In the earliest prehistoric period Astłik[1] (Armenian: Աստղիկ) had been worshipped as the Armenian deity of fertility and love, later the skylight had been considered her personification, and she had been the consort of Vahagn. In the later heathen period she became the goddess of love, maidenly beauty, and water sources and springs.[2]

The Vardavar festival devoted to Astłik that had once been celebrated in mid July was transformed into the Christian holiday of the Transfiguration of Jesus, and is still celebrated by the Armenians. As in pre-Christian times, on the day of this fest the people release doves and sprinkle water on each other with wishes of health and good luck.


Astłik was originally the goddess creator of heaven and earth, and was later demoted to the position of "maiden". This change in the pantheon occurred as Aramazd became creator[a] and Anahit became known as Great Lady and Mother Deity (the moon being worshipped as her personification). They form a trinity in the pantheon of Armenian deities. In the period of Hellenistic influence, Astłik became similar to the Greek Aphrodite and the Mesopotamian Ishtar.


Her name is the diminutive of Armenian աստղ astł,[3] meaning "star". The word stems from Proto-Indo-European root *h₂stḗr. Hence, it is also cognate to Sanskrit stṛ́, Avestan star, Pahlavi star, Persian setār, Ancient Greek: astḗr, etc. All star goddesses were originally called night goddesses, including the morning and evening star (Venus).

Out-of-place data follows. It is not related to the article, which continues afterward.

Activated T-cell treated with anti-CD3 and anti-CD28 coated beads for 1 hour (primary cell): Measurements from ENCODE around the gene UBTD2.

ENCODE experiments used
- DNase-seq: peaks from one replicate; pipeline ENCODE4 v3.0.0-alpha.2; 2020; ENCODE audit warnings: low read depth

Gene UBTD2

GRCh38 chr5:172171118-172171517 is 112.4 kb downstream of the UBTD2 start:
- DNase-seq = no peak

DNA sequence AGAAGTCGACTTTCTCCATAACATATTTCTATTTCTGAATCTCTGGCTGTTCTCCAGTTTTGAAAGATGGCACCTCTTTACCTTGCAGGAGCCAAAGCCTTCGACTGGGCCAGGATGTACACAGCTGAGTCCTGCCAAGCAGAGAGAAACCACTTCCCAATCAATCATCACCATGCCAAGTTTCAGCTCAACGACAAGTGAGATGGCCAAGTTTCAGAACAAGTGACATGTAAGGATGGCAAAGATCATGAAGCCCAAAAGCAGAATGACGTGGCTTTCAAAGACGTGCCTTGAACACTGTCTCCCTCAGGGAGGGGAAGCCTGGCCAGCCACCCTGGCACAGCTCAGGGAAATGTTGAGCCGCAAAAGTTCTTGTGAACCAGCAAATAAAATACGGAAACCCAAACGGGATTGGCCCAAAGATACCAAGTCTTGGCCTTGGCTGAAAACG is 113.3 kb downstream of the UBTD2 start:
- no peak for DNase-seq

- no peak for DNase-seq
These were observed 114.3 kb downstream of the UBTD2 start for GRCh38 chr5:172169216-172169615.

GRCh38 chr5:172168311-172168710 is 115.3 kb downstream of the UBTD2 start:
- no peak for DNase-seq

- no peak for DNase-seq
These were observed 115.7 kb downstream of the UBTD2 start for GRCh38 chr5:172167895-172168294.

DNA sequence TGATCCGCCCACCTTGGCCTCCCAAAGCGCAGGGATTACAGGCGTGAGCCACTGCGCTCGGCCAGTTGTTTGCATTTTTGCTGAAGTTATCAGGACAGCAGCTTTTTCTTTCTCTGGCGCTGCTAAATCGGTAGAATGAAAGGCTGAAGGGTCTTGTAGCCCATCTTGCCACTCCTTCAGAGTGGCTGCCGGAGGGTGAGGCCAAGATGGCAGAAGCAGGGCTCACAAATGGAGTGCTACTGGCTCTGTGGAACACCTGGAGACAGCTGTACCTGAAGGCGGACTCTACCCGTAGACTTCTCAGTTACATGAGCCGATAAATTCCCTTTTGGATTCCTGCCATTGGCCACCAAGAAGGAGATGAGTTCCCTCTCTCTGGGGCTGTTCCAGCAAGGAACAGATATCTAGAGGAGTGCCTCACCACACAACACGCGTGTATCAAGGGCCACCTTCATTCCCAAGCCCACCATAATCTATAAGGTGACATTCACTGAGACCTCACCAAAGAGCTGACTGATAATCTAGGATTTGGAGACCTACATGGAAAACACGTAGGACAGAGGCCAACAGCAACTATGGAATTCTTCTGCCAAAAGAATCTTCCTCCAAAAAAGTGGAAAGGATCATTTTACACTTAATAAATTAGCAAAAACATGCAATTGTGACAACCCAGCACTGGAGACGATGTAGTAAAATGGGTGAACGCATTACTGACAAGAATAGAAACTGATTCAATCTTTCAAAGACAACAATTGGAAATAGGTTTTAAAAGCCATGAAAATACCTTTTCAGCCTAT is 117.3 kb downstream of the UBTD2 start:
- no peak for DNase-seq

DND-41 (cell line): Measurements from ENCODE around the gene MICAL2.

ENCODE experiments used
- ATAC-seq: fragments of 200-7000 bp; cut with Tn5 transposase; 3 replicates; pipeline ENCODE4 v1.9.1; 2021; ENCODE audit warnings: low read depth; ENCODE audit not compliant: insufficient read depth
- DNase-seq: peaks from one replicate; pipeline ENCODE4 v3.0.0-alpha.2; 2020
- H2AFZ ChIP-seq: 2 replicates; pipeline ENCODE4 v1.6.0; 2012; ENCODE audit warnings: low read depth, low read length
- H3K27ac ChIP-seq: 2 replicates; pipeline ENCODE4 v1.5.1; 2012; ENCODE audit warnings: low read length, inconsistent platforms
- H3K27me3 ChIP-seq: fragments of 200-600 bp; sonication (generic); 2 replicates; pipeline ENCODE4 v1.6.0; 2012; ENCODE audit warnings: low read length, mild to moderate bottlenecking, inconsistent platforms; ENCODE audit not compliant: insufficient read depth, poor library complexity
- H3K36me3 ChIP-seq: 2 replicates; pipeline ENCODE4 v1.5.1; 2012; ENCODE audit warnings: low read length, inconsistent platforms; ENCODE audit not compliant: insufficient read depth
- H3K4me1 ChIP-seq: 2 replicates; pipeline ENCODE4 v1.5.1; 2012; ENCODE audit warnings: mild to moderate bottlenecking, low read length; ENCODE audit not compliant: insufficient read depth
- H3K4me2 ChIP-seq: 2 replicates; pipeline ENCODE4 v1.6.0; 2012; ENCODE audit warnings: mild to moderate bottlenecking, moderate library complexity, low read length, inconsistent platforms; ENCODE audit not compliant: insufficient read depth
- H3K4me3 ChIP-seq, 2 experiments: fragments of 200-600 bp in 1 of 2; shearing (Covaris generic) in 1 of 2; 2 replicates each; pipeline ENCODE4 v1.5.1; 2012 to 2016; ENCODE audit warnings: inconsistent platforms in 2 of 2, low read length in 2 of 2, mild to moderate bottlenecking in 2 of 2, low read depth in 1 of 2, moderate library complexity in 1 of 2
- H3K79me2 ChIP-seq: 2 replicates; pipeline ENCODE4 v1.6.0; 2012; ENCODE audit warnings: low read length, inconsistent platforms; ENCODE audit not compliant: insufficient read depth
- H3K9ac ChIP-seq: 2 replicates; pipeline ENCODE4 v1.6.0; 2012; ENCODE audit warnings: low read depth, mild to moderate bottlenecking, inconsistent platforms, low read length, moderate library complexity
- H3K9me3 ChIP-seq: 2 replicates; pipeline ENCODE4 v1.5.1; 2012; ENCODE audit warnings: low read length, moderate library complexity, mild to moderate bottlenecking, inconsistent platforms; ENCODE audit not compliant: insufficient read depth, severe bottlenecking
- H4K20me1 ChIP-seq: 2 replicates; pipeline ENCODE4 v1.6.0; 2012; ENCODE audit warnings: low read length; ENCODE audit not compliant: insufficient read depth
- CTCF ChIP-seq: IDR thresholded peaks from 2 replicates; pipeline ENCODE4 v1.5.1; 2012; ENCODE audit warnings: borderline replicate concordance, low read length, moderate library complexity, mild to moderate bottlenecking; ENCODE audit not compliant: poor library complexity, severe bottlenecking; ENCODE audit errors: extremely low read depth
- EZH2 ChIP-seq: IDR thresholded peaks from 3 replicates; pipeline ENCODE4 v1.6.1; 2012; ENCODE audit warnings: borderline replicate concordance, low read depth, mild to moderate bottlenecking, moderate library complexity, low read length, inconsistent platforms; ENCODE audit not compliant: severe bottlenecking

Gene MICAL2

Cultic localesEdit

Her principal seat was in Ashtishat (Taron), located to the North from Muş, where her chamber was dedicated to the name of Vahagn and known as "Vahagn's bedroom". Vahagn was the personification of a sun-god, her lover or husband according to popular tales.

Other temples and places of worship of Astłik had been located in various towns and villages, such as the mountain of Palaty (to the South-West from Lake Van), in Artamet (12 km from Van),[4] etc.

The unique monuments of prehistoric Armenia, vishap ("dragon stones")[b] spread in many provinces of historical Armenia (i.e., Gegharkunik, Aragatsotn, Javakhk, Tayk, etc.), and are additional manifestations of her worship.

See alsoEdit


  1. ^ As with all sun cults rising to power, the sun god personification began to be worshiped.
  2. ^ Armenian višap 'serpent, dragon', derived from Persian.


  1. ^ Petrosyan 2015, p. 100.
  2. ^ Lurker, Manfred. The Routledge Dictionary Of Gods Goddesses Devils And Demons. Routledge. 2004. pp. 22-23. ISBN 978-04-15340-18-2
  3. ^ Ačaṙean 1971, p. 278.
  4. ^ p. 107, "The Pantheon of Armenian Pagan Deities", Gagik Artsruni, Yerevan, 2003